Ominous news: Destructive wheat streak mosaic arrives early
Deep down in your heart, you knew it was going to happen.
With all the volunteer wheat we had this past summer and fall, what are the odds that the new wheat crop would not get infected with wheat streak mosaic virus?
Correct. The answer is zero.
As we all know, wheat streak mosaic is a very serious viral disease. It is transmitted to the new wheat crop by microscopic wheat curl mites that have been living on volunteer wheat, which serves as the intermediate host. At some point in their lives, these tiny little mites make their way to the edge of the volunteer wheat leaves, and then they just jump off. The wind carries them very long distances until they land on another wheat plant. Then they go to work.
A plant pathologist explained to me once that the mites have snouts just like hogs and they root around on the wheat leaves, rupturing plant cells. They feed on that plant material, and at the same time, they’re infecting the plant with the wheat streak mosaic virus, which they carry in their little bodies.
This virus can be extremely dangerous. I have personally seen wheat yield reductions of near 100 percent in areas of fields adjacent to heavily infected volunteer. Usually, though, you won’t see the actual damage until later next spring. If you are seeing symptoms in the fall, you have a real problem.
Well, we have a real problem. I was talking recently with Lane County Extension Agent Chris Long, who told me that a farmer east of Dighton had him out to look at a wheat field that he suspected was infected. The farmer said it wasn’t planted all that early, but there were fields of big volunteer on two sides of the field at planting time. Chris took some plant samples and sent them to K-State. And, yes, it was wheat streak mosaic.
Chris said this is the first time in his career that he’s been asked to look at fields and to get samples in the fall to see if the problem is wheat streak mosaic. “I’ve been asked on a number of occasions to get samples in the spring, but never in the fall.”
This is really bad news for several reasons. Chris looked at the field recently and said, “The field on Monday looked pretty much entirely destroyed by the disease. But in addition, the wheat variety was Oakley CL, which is supposed to have extremely good resistance to the disease. On a scale of 1 to 10, Oakley had been rated a 2, and the next best resistance to it are several varieties with ratings of 5.”
In addition, a Scott County farmer said that several wheat fields that had been planted quite early for wheat grazing had also been killed. However, I am not sure what those varieties were.
Kansas State University wheat breeder Allan Fritz said there are two potential issues with Oakley: “One is that the resistance is temperature-sensitive and even if the field weren’t planted early, the warm conditions could have caused the resistance to not be effective. There is also the possibility the virus has changed and now overcomes that resistance gene.”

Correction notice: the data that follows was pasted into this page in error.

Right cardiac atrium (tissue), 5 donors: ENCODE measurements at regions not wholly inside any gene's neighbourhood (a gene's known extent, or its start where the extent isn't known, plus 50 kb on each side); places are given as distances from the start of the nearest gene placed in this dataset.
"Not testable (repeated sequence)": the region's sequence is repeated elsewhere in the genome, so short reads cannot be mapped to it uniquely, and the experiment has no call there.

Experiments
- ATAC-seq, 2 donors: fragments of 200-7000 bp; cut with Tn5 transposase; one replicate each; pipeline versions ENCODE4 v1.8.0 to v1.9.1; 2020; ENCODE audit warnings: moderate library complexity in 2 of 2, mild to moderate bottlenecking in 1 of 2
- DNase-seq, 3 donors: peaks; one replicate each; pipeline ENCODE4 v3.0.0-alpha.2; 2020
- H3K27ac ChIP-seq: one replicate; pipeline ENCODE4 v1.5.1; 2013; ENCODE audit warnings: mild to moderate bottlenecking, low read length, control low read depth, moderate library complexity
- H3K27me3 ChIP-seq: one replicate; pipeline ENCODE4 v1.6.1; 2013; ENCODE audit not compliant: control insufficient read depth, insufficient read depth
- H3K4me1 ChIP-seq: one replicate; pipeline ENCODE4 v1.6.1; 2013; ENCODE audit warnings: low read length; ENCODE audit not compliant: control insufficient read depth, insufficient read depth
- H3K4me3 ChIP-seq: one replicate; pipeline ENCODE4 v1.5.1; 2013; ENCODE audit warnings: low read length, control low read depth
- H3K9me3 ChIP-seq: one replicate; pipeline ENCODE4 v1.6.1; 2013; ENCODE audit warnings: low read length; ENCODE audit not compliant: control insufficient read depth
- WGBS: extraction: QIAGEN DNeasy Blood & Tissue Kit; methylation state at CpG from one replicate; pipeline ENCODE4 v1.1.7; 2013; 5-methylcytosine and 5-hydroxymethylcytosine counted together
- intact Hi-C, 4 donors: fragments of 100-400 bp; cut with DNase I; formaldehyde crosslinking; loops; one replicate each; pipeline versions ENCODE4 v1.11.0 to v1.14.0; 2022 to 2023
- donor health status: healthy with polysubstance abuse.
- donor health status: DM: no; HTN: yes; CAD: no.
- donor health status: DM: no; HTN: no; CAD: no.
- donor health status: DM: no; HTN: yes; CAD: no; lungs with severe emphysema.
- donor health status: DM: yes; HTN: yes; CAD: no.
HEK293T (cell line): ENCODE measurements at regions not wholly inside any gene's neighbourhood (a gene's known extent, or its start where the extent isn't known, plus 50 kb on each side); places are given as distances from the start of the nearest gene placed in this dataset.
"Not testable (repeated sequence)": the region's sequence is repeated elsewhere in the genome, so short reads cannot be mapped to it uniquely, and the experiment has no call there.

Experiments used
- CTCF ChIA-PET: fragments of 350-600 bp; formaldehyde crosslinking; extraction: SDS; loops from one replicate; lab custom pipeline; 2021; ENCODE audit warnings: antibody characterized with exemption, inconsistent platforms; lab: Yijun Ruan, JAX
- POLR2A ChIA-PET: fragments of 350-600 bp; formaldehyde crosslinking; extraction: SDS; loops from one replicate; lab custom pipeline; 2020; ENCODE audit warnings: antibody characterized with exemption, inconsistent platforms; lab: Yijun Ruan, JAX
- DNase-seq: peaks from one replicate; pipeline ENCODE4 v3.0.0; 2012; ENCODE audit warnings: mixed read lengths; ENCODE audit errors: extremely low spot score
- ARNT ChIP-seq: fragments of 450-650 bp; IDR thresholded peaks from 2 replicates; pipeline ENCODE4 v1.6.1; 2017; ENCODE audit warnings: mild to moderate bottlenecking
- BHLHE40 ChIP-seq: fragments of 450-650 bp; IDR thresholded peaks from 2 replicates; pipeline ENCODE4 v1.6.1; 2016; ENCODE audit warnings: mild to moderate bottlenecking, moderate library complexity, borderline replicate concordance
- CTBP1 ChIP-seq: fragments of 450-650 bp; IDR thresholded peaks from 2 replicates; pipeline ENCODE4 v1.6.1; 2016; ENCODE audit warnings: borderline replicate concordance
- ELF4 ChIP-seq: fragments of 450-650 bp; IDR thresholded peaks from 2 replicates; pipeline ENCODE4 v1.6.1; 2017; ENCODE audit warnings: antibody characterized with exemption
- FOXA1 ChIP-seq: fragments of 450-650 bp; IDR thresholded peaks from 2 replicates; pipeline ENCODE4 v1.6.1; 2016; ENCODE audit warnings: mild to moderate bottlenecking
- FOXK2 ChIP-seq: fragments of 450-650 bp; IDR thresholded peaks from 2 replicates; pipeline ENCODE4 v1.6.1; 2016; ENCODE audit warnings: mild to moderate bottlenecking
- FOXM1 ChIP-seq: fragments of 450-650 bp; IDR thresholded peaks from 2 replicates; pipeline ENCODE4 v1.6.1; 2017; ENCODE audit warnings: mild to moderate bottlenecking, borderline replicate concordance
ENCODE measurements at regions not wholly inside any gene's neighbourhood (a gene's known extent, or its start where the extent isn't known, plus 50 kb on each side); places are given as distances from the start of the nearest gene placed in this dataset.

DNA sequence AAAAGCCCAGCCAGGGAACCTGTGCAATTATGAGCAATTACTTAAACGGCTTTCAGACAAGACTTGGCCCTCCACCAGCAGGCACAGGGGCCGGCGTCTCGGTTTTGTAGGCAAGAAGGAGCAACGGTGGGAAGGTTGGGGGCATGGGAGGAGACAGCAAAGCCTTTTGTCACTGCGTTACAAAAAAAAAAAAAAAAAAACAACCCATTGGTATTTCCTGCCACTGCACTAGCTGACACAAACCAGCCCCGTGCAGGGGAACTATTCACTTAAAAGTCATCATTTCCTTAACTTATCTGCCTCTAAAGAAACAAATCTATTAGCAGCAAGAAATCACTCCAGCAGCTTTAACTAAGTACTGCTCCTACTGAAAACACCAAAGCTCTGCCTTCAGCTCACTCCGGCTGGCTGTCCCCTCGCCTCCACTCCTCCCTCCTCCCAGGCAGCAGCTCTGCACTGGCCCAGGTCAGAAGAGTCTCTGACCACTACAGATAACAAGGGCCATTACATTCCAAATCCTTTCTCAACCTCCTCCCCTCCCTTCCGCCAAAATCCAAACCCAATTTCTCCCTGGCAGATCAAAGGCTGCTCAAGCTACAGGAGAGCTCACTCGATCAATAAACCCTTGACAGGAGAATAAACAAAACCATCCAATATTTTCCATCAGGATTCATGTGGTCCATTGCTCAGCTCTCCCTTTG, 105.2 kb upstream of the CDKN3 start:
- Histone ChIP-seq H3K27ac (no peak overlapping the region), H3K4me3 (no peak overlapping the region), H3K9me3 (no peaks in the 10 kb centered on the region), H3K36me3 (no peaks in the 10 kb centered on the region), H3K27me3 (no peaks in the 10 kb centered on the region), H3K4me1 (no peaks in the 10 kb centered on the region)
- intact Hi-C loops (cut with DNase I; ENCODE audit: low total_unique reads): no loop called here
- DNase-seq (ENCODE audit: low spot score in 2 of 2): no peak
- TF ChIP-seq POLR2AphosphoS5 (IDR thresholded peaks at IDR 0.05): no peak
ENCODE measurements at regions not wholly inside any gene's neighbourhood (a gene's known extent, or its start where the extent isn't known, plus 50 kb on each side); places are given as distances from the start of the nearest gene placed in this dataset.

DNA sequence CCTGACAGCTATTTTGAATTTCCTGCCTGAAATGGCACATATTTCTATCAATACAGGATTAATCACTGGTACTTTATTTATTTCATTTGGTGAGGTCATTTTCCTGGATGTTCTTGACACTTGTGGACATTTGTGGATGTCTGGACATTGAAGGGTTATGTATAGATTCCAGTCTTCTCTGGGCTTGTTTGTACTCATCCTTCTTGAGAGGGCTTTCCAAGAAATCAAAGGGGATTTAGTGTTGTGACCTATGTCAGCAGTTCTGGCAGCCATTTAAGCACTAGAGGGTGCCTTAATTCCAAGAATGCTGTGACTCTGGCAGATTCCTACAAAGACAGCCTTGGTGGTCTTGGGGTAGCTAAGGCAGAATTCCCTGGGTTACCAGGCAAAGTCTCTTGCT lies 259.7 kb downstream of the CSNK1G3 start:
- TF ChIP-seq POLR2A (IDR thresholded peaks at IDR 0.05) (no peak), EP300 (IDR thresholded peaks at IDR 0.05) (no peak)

Fritz went on to say that they have screened some new wild relatives for wheat streak resistance. “There are some promising candidates, but it’s too early to tell what we will be able to get out of it.”
Fellow wheat breeder Guorong Zhang confirmed that they have found a new race of wheat streak mosaic virus at Hays which can break the resistance gene in Oakley.
Making our situation even more precarious is the fact that we’ve had a very long and mild fall. Here in Lane County, we didn’t have a hard-killing frost until the first week in November – almost three weeks late. That has given the wheat curl mites even more time to do more damage.
And if you think seed treatments are going to help minimize the problem, think again. I asked K-State plant pathologist Erick DeWolf and K-State entomologist Sarah Zukoff about whether seed treatments with insecticides would help with control of wheat streak mosaic through control of wheat curl mites.
DeWolf said, “I am not aware of any seed treatments that would influence wheat curl mite populations and, thus, reduce risk of WSM.” Zukoff added, “I haven’t seen any data that says seed treatments will work on fall armyworms, army cutworms or wheat curl mites.”
Pulling things together, there is still a fair amount of volunteer wheat out there that has not been controlled. I know it is late in the day, but you can do yourself and the entire neighborhood a favor if you get that stuff killed. And finally, if you are going to plant early for grazing, forget wheat and go with rye or triticale. Both will produce a lot more forage than wheat will and you won’t have to worry about wheat streak mosaic.
Vance and Louise Ehmke grow certified seed wheat in Lane County.